So should I set up a second blog or stick to one? Here’s what the pros said. You’ve probably heard of all these people before but if you haven’t done it, check out their blogs and their writing. You’ll be glad you did.

Leo Babauta – author of The Power of Less, creator of super blogs Zen Habits, Write to Done and Zen Family Habits.

Congrats on your success so far – you should be proud of it!

As for your question, my answer:

I’d start a new blog on this new topic, but *only* if you feel your first blog is at a point where it will continue to grow without 100% of your efforts. As you know, growing a blog is pretty hard, especially in the beginning, and I recommend that people focus on growing one blog at a time. Once a blog seems to have some momentum and the word about the blog continues to spread, then a second blog can be started and focused on, as long as you don’t forget about the first blog.

It’s tough to split your time on two blogs — you have to focus a lot of your efforts on the new blog, but still post great stuff on the first blog.

However, integrating the new topic into your existing blog probably isn’t the best answer. The readers of your first blog (and you already have at least 1,000 of them) expect a certain thing from you — it’s an unwritten contract between you and your subscribers. If you change the terms of the contract, the readers might feel betrayed and unsubscribe.

Hope this helps!

Penelope Trunk, author of Brazen Careerist: The New Rules for Success and creator of social networking site Brazen Careerist.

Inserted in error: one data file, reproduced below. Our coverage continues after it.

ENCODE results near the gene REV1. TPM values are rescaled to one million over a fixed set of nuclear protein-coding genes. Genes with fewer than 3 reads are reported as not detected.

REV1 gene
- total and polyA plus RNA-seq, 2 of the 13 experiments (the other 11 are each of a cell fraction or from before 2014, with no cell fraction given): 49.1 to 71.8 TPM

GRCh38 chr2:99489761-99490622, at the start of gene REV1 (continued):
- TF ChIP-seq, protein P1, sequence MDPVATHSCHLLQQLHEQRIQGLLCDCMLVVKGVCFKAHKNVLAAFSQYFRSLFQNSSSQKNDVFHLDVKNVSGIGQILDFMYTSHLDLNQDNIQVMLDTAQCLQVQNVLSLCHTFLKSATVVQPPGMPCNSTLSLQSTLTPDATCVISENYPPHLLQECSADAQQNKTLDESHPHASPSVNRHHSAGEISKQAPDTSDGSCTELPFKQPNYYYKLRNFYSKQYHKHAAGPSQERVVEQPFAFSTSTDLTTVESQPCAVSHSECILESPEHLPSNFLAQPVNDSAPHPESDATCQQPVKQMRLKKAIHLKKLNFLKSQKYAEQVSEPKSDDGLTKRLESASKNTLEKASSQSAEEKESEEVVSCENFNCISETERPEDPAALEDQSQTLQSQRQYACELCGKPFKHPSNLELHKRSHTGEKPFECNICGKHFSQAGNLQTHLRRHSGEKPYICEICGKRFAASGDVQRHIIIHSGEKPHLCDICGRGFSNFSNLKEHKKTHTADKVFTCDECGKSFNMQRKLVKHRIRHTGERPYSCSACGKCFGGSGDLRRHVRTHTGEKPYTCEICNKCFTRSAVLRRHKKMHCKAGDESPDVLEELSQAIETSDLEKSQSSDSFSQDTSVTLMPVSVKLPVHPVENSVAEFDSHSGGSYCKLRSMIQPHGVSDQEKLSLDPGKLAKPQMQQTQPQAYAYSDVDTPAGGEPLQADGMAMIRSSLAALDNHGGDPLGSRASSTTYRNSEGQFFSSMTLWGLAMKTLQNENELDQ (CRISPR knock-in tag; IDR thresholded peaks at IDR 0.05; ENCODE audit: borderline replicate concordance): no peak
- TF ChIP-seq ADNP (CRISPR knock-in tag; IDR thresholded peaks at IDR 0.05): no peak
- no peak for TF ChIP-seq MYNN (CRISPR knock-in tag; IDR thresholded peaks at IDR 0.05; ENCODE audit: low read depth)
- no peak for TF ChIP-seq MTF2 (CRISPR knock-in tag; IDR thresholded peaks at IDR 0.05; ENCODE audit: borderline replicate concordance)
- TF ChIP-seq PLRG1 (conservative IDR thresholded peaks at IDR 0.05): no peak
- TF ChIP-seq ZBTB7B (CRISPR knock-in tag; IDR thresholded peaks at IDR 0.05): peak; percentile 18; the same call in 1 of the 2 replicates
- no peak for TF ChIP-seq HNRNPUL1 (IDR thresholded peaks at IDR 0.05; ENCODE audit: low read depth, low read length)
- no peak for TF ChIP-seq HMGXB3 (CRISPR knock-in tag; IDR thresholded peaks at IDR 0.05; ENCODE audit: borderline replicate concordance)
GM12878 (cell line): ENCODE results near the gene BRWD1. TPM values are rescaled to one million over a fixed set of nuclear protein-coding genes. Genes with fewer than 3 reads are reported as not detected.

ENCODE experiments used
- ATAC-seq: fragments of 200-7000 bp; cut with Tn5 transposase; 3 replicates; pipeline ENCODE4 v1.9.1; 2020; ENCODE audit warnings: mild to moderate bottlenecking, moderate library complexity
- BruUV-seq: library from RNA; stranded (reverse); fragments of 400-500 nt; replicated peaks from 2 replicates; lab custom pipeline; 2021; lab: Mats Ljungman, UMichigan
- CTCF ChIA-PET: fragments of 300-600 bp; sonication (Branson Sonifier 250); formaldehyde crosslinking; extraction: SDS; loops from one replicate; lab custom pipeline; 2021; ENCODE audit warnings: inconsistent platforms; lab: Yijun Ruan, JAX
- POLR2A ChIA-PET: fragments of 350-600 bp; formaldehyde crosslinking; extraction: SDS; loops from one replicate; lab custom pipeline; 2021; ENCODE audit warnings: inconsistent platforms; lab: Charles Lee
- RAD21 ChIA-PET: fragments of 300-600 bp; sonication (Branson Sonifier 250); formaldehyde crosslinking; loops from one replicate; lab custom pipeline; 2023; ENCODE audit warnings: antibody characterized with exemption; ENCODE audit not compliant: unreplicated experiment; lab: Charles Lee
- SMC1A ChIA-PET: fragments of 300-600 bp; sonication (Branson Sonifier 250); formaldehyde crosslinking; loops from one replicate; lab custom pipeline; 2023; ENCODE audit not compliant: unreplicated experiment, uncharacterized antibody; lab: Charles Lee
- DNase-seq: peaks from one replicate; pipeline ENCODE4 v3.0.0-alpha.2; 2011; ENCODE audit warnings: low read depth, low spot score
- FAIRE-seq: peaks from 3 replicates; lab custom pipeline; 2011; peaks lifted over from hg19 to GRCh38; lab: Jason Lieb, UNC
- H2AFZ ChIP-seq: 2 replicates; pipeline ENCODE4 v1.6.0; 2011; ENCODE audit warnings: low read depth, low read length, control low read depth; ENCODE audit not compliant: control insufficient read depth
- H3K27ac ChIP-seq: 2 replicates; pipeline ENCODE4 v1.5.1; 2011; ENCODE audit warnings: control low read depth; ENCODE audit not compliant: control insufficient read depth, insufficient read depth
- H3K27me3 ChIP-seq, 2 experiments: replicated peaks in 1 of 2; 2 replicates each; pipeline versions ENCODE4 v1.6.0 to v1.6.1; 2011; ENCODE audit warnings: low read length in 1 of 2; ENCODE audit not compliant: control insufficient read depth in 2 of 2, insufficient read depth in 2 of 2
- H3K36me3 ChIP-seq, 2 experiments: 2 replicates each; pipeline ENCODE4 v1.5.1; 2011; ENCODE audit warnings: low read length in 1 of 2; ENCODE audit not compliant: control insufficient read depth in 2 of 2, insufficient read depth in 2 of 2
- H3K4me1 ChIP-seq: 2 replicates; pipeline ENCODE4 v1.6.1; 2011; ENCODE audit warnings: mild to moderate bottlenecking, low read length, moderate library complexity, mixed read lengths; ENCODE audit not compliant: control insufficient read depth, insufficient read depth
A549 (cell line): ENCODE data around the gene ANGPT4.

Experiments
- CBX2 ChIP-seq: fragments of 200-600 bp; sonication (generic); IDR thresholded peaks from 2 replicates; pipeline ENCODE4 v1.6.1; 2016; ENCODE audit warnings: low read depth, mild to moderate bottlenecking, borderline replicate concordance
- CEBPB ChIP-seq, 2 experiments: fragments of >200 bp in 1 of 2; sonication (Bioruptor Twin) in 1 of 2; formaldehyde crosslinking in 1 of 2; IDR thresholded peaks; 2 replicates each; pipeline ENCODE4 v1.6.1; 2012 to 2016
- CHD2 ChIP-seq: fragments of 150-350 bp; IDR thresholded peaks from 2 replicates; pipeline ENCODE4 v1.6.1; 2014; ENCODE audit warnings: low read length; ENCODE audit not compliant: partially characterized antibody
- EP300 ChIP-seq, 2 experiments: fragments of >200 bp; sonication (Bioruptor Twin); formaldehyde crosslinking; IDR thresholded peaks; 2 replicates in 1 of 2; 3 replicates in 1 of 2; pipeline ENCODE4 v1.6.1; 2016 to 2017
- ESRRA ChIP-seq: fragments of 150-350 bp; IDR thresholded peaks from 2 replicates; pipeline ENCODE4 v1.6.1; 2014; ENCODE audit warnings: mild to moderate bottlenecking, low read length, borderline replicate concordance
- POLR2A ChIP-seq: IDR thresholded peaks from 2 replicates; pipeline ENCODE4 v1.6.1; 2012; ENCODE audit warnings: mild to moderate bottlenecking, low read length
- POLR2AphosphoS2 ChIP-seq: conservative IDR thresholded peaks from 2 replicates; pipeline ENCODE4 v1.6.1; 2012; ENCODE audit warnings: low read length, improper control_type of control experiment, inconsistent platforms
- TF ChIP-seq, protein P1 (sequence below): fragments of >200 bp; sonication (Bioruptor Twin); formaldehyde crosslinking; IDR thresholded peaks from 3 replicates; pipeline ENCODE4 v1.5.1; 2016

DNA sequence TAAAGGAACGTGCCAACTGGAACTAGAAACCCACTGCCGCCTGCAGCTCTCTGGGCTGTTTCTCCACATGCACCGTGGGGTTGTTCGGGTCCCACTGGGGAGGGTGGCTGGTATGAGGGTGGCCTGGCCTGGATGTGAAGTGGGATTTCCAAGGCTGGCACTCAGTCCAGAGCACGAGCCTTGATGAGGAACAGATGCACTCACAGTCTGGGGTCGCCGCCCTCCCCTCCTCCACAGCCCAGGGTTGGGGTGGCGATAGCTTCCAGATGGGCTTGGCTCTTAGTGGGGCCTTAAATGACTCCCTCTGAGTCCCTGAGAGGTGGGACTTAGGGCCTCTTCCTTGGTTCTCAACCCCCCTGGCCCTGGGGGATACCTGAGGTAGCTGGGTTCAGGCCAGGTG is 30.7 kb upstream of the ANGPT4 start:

All career stuff is about self-improvement. All Internet marketing stuff is about self-knowledge in some way. Keep the topic. Write about whatever you want. Don’t make a second blog. You have a great topic and you’re doing great. I’m happy to look at a bunch of Internet marketing posts and tell you how to relate it back to your topic of self-improvement – it’ll only take a few sentences.

Everyone has varied careers. You can’t change blogs every time you have a new skill or new interest. The brand you develop via your blog, your public, professional brand, is multifaceted, with varied skills and talents. Everyone is like that. Let your blog show that.

(Quite profound and amazing that Penelope actually offers to help out more by reading my posts. Please note I won’t be bothering her with every half thought out post I write but I might call on her again next time I’m struggling.)

Chris Brogan, author of Social Media 101 and Trust Agents: Using the Web to Build Influence, Improve Reputation, and Earn Trust.

A. integrate it. It’s hard to split audiences.

For the future, see whether you can build a next step bridge that incorporates BOTH topics.

Chris Guillebeau, prolific traveler and writer of Unconventional Guides and eagerly awaited book Art of Non-Conformity.

Maintaining more than one active blog is difficult for most of us. Darren Rowse does a good job with that, but he’s the only one I know operating at a high level that way. Of course you can have all kinds of different projects, but “blog energy,” so to speak, is limited for almost everyone.